from The American Heritage® Dictionary of the English Language, 4th Edition
- adj. Lacking one or more syllables, especially in the final foot. Used of verse.
from Wiktionary, Creative Commons Attribution/Share-Alike License
- adj. Said of a line with incomplete meter, lacking a syllable at the end or ending with an incomplete foot.
- adj. incomplete; partial; not affecting the whole of a substance
from the GNU version of the Collaborative International Dictionary of English
- adj. Wanting a syllable at the end, or terminating in an imperfect foot.
- adj. Incomplete; partial; not affecting the whole of a substance.
from The Century Dictionary and Cyclopedia
- In prosody: Wanting part of the last foot: as, a catalectic line or verse: opposed to acatalectic.
- n. A catalectic verse.
from WordNet 3.0 Copyright 2006 by Princeton University. All rights reserved.
- adj. (verse) metrically incomplete; especially lacking one or more syllables in the final metrical foot
- n. (prosody) a line of verse that lacks a syllable in the last metrical foot
But to go on from this, as Dr Guest and some of his followers have done, to the subjection of the whole invaluable vocabulary of classical prosody to a sort of _præmunire_, to hold up the hands in horror at the very name of a tribrach, and exhibit symptoms of catalepsy at the word catalectic -- to ransack the dictionary for unnatural words or uses of words like "catch," and "stop," and
May our canteens be festooned with canticles, our shoeshops filled with catalectic feet.
The former is trochaicthe latter is octameter acatalectic, alternating with heptameter catalectic repeated in the refrain of the fifth verse, and terminating with tetrameter catalectic.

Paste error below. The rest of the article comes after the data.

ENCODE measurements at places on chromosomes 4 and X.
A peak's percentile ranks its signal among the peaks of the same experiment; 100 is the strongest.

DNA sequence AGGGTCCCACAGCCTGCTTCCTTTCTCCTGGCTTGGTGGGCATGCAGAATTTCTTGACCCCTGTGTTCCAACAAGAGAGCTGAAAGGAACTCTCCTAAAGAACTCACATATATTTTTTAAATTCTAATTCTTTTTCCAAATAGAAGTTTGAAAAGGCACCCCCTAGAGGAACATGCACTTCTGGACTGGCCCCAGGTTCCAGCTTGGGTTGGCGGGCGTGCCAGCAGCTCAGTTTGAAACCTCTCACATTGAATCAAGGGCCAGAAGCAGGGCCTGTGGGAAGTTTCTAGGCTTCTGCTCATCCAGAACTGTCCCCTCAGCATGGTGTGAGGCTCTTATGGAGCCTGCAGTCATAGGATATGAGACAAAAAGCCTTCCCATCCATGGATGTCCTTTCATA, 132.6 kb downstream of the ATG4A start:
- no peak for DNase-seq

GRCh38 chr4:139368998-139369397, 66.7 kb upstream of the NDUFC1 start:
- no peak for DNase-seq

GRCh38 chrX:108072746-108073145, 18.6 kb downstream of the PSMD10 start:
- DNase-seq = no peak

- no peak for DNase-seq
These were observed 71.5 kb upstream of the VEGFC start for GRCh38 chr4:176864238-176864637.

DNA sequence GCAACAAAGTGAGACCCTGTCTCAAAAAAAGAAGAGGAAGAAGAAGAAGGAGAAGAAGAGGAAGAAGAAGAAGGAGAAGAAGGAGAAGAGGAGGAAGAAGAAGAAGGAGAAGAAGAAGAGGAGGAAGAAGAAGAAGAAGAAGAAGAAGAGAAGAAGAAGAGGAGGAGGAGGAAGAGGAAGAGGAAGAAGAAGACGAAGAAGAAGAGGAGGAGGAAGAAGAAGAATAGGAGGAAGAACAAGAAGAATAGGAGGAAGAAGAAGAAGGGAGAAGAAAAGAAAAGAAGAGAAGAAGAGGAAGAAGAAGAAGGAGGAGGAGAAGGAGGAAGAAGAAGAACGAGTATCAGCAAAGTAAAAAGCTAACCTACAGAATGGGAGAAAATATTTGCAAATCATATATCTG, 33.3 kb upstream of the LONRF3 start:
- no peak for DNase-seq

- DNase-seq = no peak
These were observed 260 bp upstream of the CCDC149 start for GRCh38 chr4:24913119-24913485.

The remaining stanzas discard the scheme of triple rhymes in favour of rhymed couplets, while the last two lines use assonance instead of rhyme and are, moreover, catalectic:
The stanza is thus seen to comprise three tetrameter trochaic catalectic verses.
With the latter, it has the same kind of verse with its masculine and feminine rhymes and a similar rhythm, the only difference being that the order of the catalectic and acatalectic verses is dissiimilar.
He explained to me most seriously the differences between trimeter Iambics when they were catalectic, acatalectic, hypercatalectic.
The last foot is obviously incomplete or _catalectic_.
Mr. Swinburne to those of Mr. Patmore, in which stateliness of contemplation and a peculiar austerity of tenderness find their expression in odes of iambic cadence, the melody of which depends, not in their headlong torrent of sound, but in the cunning variation of catalectic pause.
In the first place, he broke entirely with alliteration and with any-length lines, composing his poem in a metre which is either a fifteen-syllabled iambic tetrameter catalectic, or else, as the reader pleases, a series of distichs in iambic dimeters, alternately acatalectic and catalectic.
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